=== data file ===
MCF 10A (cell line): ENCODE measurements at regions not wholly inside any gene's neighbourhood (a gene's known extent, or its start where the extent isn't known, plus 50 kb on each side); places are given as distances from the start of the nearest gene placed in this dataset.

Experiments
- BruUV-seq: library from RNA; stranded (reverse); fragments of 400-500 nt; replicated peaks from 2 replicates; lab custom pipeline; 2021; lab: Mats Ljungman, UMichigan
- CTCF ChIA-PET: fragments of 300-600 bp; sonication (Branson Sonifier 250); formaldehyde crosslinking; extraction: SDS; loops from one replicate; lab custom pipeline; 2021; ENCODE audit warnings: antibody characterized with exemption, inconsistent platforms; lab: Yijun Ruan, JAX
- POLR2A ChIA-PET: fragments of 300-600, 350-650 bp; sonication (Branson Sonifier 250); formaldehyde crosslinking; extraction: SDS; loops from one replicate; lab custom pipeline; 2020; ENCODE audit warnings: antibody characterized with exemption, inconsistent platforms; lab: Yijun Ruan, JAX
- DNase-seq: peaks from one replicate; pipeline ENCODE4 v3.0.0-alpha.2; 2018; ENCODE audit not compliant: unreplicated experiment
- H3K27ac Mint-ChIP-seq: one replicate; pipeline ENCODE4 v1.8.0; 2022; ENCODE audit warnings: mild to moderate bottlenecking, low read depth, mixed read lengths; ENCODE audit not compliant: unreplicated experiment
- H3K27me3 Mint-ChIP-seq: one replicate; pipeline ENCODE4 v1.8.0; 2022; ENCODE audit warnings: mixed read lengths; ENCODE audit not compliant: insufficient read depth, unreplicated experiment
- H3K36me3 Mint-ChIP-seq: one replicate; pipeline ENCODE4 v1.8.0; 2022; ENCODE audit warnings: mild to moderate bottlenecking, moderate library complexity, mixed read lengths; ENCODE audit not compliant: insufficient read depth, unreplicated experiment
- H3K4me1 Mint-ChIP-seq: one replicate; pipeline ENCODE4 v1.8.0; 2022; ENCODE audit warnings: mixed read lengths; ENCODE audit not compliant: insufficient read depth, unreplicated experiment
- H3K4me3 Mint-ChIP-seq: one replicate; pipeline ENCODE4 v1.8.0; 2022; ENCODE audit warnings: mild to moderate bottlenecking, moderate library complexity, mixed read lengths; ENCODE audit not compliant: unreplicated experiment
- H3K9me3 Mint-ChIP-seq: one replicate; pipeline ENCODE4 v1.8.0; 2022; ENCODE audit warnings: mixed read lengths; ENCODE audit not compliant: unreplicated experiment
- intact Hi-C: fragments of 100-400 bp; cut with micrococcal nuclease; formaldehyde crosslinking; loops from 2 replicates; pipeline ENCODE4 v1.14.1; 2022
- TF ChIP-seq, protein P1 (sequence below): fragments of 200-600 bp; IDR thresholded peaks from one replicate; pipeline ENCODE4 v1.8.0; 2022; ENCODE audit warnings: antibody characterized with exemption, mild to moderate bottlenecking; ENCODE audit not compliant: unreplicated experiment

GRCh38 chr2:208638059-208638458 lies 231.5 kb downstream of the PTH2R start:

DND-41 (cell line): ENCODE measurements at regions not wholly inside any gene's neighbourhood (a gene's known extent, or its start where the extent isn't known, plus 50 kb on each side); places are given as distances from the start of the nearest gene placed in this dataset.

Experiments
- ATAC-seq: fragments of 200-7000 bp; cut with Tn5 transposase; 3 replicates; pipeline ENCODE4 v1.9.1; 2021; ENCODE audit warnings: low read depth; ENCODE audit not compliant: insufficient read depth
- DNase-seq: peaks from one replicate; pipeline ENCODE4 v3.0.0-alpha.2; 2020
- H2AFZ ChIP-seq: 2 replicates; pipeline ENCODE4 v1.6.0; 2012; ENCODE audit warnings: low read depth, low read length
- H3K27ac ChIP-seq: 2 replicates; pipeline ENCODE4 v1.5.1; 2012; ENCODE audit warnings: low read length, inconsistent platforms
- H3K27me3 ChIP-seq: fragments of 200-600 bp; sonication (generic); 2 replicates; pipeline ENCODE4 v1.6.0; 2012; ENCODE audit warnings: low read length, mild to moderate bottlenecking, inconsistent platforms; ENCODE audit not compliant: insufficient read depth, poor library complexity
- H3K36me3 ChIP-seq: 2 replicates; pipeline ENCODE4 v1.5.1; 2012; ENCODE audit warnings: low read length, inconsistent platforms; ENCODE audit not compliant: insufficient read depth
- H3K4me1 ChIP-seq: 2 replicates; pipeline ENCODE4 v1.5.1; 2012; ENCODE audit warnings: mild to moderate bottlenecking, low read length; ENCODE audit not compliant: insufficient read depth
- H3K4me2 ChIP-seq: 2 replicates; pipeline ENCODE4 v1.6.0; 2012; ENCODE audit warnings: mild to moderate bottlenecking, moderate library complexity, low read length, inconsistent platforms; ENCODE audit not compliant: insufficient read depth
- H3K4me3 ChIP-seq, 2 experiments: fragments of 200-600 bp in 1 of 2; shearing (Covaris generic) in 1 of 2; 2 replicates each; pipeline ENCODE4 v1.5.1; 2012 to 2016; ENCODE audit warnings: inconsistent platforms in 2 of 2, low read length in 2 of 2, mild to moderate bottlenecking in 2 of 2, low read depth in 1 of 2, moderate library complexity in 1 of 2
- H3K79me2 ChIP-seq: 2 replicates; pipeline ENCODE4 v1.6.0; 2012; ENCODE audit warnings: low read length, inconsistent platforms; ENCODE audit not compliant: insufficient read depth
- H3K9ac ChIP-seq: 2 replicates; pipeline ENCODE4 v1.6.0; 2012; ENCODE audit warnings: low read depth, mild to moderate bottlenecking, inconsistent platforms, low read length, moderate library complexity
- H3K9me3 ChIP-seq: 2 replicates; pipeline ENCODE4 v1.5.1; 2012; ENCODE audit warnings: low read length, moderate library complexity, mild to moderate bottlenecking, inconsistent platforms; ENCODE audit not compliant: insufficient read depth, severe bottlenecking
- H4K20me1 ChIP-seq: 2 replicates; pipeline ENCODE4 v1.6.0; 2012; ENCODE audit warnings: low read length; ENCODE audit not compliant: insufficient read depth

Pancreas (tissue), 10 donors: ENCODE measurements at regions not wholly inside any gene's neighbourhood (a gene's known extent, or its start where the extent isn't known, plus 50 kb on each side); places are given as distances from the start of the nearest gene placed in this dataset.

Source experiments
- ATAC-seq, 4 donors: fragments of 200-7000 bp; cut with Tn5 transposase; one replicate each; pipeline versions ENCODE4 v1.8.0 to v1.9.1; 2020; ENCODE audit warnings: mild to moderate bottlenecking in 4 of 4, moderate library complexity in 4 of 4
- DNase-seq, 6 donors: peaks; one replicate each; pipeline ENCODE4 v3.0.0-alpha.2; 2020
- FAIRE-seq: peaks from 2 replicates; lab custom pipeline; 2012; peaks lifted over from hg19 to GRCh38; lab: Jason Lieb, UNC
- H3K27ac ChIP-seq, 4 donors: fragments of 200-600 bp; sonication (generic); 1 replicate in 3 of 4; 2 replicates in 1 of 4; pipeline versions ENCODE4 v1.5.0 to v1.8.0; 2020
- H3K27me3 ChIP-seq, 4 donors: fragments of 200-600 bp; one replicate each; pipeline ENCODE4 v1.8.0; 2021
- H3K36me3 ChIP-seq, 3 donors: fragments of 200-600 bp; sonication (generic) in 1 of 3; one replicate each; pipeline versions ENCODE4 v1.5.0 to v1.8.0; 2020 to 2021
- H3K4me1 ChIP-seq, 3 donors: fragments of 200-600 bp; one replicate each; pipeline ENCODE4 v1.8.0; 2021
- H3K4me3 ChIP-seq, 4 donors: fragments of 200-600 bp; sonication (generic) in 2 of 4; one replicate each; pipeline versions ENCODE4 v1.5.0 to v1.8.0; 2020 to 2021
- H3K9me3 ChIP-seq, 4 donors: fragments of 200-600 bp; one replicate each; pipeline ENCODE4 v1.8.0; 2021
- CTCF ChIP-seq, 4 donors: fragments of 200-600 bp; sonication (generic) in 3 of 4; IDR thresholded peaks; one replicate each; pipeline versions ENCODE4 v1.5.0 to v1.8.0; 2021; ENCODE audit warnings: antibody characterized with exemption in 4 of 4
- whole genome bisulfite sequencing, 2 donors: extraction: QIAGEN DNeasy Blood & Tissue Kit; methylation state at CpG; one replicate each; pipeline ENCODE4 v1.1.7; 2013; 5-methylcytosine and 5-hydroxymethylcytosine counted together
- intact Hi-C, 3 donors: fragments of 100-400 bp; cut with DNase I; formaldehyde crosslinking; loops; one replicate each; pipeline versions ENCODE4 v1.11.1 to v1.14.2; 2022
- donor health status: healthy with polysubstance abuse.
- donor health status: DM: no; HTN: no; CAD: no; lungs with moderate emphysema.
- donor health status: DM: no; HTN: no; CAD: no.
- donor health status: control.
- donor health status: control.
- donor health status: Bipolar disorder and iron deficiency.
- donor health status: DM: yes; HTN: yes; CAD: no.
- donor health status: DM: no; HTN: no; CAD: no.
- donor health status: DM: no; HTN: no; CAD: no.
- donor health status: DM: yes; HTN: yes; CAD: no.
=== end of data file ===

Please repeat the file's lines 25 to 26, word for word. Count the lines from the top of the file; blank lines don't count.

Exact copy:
- H3K4me2 ChIP-seq: 2 replicates; pipeline ENCODE4 v1.6.0; 2012; ENCODE audit warnings: mild to moderate bottlenecking, moderate library complexity, low read length, inconsistent platforms; ENCODE audit not compliant: insufficient read depth
- H3K4me3 ChIP-seq, 2 experiments: fragments of 200-600 bp in 1 of 2; shearing (Covaris generic) in 1 of 2; 2 replicates each; pipeline ENCODE4 v1.5.1; 2012 to 2016; ENCODE audit warnings: inconsistent platforms in 2 of 2, low read length in 2 of 2, mild to moderate bottlenecking in 2 of 2, low read depth in 1 of 2, moderate library complexity in 1 of 2